FIGS. 12-16 are representive of still further embodiments having different geometric shapes, and will only be briefly described. FIG. 12 shows in dotted lines the general starting shape 41 of the basic irregular rectangular polyhedron article which is the general shape shown in FIGS. 1 and 8, prior to undergoing the trimming for final shaping of assembly 42 shown in solid lines, to achieve an octahedron shape. The same octahedron configured reflector 42 is shown in FIG. 13 in a more likely repose as may be found in field usage. FIGS. 14 and 15 are representative of still other irregular polyhedron configured reflector articles 43 and 44 respectively using various combinations of rectangular, triangular and partial or full circular panel members.
FIG. 16 shows a randomly deployed plurality of corner reflector articles 46, 48 and 50, each having an overall envelope configuration of a sphere, the various articles reposing in differently related orientations. Relative to the left-hand article 46, the dotted line rectangular corner portions 46a may be representative of the initial shape of the panel means prior to the arcuate trimming thereof to achieve the overall arcuate periphery shown in the solid lines. Alternatively, if desired, one of the composite panel means may be left in the overall squared or rectangular form as designated by the collective reference numerals 46a, and may be purposely shaped to aid in achieving certain potentially predeterminable orientations when randomly deployed.
If the outside dimensions of the articles 46-50 are rounded as shown to embody a spherical envelope or shape, then it is believed that desired complete coverage can be achieved by the random dispersal of perhaps four or five such reflector articles, inasmuch as they are more free to land and roll to a stop in a greater variety of positions.
Some exemplary reflector article sizes will be discussed, based upon working with exemplary beam diameters of approximately 40 meters. Some reflector articles may have an overall dimension of approximately 60 cm for each of the three orthogonal panel means, such as shown in FIG. 11. In this case, where the overall shape is generally cubical, this provides a very likely uniform orientation irrespective of how the article lands after a randomly thrown deployment. That is, with uniform dimensions in all planes, then the articles will always have one of their planes parallel to the terrain upon which it lands, and thereby provide a reasonably complete coverage in the azimuth direction, but not necessarily directly overhead. Thus, by using a mixture of differently shaped articles more complete coverages can be achieved. The use thereof along with some octahedrons having general equilateral triangular prisms or sections, will provide the desired overhead coverage, such as depicted in FIG. 13.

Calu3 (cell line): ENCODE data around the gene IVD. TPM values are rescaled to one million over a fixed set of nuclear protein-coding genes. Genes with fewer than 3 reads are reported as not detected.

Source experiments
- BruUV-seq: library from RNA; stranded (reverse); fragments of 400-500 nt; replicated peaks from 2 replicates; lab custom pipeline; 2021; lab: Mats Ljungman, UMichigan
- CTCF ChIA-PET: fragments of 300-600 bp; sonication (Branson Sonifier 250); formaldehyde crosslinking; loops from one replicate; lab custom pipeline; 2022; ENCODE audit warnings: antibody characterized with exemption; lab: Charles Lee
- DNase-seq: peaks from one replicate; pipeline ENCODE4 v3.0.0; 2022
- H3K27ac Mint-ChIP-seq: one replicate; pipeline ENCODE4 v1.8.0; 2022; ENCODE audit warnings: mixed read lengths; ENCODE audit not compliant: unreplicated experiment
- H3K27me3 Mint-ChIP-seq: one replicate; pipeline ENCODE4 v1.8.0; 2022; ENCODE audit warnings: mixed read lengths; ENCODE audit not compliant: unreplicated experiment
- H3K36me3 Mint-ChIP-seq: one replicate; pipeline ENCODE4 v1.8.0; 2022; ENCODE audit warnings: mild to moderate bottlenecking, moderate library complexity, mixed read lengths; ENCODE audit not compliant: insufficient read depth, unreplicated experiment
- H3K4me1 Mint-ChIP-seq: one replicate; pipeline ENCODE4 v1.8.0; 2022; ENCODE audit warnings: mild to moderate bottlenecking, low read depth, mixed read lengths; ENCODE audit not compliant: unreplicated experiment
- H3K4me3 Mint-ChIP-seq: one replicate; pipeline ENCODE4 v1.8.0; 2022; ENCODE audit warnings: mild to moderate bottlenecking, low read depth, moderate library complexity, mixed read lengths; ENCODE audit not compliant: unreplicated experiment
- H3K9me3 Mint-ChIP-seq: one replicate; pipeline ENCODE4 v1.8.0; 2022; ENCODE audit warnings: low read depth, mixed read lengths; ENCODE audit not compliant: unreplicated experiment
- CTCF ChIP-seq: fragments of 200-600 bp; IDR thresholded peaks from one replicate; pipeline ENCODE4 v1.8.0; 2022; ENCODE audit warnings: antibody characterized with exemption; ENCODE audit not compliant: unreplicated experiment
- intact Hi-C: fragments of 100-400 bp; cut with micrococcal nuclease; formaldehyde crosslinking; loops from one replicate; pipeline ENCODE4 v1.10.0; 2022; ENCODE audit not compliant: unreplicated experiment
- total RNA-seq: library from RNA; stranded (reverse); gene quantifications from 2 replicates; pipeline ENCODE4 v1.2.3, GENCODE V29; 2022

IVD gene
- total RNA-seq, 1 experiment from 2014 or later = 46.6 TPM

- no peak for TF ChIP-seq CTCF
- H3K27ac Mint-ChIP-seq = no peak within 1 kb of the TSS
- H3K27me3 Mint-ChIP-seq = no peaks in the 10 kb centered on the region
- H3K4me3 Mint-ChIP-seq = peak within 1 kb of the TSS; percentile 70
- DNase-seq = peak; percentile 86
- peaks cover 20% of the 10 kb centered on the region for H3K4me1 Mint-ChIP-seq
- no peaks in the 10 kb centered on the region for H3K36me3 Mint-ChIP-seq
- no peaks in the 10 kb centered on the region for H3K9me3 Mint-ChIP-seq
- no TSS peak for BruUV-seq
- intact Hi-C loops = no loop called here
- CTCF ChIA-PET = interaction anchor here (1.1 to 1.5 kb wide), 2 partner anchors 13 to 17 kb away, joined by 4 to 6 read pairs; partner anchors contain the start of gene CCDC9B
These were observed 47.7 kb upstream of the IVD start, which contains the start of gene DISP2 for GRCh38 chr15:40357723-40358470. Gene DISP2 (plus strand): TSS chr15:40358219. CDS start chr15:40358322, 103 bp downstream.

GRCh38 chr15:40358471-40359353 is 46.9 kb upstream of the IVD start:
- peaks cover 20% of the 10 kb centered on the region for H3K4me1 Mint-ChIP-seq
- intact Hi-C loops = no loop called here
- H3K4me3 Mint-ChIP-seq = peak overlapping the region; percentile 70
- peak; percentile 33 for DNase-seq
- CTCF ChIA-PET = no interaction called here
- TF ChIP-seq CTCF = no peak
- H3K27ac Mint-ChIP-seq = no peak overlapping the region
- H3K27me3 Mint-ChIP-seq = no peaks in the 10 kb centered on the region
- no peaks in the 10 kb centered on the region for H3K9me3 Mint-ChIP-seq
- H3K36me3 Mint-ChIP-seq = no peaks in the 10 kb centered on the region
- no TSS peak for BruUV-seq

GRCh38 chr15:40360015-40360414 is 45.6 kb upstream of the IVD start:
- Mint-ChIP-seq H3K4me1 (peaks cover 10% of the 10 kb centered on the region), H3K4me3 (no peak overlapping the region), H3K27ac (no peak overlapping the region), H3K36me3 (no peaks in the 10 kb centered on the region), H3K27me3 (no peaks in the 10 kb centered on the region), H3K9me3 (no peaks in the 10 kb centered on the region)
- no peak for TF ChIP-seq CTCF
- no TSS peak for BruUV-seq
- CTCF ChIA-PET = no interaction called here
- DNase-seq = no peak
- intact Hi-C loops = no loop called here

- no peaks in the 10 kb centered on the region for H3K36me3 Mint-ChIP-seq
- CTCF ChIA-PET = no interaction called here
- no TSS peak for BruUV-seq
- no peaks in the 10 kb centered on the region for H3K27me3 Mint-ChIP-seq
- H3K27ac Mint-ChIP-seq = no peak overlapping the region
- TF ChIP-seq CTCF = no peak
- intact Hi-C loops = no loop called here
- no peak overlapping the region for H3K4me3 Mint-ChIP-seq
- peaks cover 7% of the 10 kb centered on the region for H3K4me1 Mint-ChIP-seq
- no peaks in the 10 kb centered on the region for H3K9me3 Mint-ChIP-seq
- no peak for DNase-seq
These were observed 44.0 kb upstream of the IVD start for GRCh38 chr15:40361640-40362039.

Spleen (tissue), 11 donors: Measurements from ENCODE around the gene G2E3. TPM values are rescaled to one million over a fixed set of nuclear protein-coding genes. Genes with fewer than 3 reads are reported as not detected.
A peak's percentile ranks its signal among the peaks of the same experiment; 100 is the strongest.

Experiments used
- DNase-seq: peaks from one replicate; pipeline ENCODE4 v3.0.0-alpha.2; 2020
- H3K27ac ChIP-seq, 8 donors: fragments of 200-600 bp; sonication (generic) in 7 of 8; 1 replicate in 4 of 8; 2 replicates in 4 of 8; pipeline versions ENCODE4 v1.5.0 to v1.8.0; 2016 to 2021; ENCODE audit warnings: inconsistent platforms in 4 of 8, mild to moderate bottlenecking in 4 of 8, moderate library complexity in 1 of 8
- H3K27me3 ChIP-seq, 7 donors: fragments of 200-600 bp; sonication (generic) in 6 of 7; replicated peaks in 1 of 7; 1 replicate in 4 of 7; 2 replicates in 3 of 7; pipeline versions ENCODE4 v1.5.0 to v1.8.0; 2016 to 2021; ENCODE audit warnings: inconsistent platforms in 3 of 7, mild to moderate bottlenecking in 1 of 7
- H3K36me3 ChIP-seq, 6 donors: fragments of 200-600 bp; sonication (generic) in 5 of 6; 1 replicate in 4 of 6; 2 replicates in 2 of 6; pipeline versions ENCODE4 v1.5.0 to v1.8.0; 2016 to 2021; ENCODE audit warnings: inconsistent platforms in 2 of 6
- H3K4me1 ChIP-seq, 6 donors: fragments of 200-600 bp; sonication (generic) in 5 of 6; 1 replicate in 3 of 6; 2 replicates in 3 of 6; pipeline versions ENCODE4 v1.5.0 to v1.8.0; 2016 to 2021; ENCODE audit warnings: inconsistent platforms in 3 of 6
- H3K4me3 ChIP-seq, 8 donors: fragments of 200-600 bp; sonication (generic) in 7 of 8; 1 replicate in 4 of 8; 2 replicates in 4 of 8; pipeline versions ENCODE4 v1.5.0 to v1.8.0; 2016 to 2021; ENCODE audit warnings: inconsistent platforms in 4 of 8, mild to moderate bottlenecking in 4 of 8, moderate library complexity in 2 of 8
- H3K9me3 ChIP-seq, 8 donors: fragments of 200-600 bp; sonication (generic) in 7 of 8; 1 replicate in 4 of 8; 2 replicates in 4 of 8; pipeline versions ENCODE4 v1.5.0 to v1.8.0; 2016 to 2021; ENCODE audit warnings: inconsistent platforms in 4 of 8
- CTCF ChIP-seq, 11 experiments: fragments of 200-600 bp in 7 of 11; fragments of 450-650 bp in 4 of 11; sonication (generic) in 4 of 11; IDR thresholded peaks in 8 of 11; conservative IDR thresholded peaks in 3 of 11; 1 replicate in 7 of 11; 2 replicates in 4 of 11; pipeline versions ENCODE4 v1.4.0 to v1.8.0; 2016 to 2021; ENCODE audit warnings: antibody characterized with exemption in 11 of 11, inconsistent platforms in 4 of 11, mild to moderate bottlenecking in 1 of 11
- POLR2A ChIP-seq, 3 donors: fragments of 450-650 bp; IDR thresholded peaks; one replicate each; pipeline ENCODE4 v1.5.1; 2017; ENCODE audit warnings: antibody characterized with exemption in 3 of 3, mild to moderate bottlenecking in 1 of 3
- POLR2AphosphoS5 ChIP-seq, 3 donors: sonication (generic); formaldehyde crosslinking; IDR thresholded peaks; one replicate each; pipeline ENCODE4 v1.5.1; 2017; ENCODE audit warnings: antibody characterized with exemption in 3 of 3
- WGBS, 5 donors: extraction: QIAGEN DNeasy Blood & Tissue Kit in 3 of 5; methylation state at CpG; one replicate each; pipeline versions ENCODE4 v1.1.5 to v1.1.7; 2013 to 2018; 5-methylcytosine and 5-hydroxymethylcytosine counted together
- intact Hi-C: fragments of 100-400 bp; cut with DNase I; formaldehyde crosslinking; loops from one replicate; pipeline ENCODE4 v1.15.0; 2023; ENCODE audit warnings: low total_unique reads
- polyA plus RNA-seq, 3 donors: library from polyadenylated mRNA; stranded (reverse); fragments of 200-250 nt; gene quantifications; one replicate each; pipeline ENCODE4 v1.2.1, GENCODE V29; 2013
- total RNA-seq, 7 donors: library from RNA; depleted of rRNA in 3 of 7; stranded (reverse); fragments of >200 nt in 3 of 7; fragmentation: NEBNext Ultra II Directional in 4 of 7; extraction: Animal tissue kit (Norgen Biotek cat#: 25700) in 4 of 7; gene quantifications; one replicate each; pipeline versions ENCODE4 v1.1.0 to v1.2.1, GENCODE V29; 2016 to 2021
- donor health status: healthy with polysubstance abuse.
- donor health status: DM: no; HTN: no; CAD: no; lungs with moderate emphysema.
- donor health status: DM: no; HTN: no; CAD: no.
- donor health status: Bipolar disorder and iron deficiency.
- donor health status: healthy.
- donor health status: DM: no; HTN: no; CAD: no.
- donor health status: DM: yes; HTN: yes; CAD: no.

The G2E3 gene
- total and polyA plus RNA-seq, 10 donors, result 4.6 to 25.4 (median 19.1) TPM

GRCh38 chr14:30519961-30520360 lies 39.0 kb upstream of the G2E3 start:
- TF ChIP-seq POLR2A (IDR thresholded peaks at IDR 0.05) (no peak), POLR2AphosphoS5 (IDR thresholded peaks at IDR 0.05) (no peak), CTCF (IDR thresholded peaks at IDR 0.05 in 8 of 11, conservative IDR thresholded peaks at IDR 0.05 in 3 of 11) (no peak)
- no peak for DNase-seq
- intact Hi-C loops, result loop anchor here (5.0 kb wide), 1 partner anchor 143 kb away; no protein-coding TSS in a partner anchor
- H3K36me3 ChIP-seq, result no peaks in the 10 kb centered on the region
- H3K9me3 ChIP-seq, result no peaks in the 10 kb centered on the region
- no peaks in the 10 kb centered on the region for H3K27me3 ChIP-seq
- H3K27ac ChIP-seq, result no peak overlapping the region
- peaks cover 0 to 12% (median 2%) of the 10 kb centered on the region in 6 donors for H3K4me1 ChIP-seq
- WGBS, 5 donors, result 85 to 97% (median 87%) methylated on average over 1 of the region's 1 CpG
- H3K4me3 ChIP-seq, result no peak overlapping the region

For such articles which may have the same 60 cm width for each of its first two basic panel means, but with a much lesser exemplary height of perhaps between 30 and 40 cm, then it is quite apparent that one can be more assured of having the reflector assembly land in a position in which the remaining orthogonal third basic panel means is essentially horizontal, much like shown in FIGS. 1, 8, and 11. But again, this orientation would lack direct overhead coverage or protection, as described relative to these prior arrangements.
By combining the various shapes, only some of which are exemplified, various other orientations of the reflector devices are possible, along with selective elimination of one or more partial or full panel members to achieve still further potentially desired coverage arrangements.
From the foregoing detailed description, it is apparent that the variously described embodiments achieve all of the objectives and provide the variously stated advantages hereof. In the event these reflector articles may be desired for use to reflect radio signal waves, then much larger overall size of the units would be necessary. It is also understood that the foldable articles hereof may be also modified for possible non-foldable non-analogous use as multifaced advertising displays, aesthetically appealing decorations or as playful toy-like articles.
While several different preferred embodiments have been described and shown in various degrees of detail, still other variations and modifications may be suggested or made by those skilled in the art without departing from the spirit and scope of the invention as defined in the appended claims.
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|U.S. Classification||428/9, 273/348, 428/12, 52/DIG.100, 342/8, 428/542.2, 446/148|
|International Classification||A47G33/08, G02B5/12, H01Q15/20|
|Cooperative Classification||Y10S52/10, G02B5/12, H01Q15/20, A47G33/08|
|European Classification||A47G33/08, G02B5/12, H01Q15/20|
|Oct 24, 1983||AS||Assignment|
Owner name: UNITED STATES OF AMERICA AS REPRESENTED BY THE SEC
Free format text: ASSIGNMENT OF ASSIGNORS INTEREST.;ASSIGNOR:BENNETT, JOHN G.;REEL/FRAME:004180/0008
Effective date: 19830831
|Oct 4, 1988||REMI||Maintenance fee reminder mailed|
|Mar 5, 1989||LAPS||Lapse for failure to pay maintenance fees|
|May 23, 1989||FP||Expired due to failure to pay maintenance fee|
Effective date: 19890305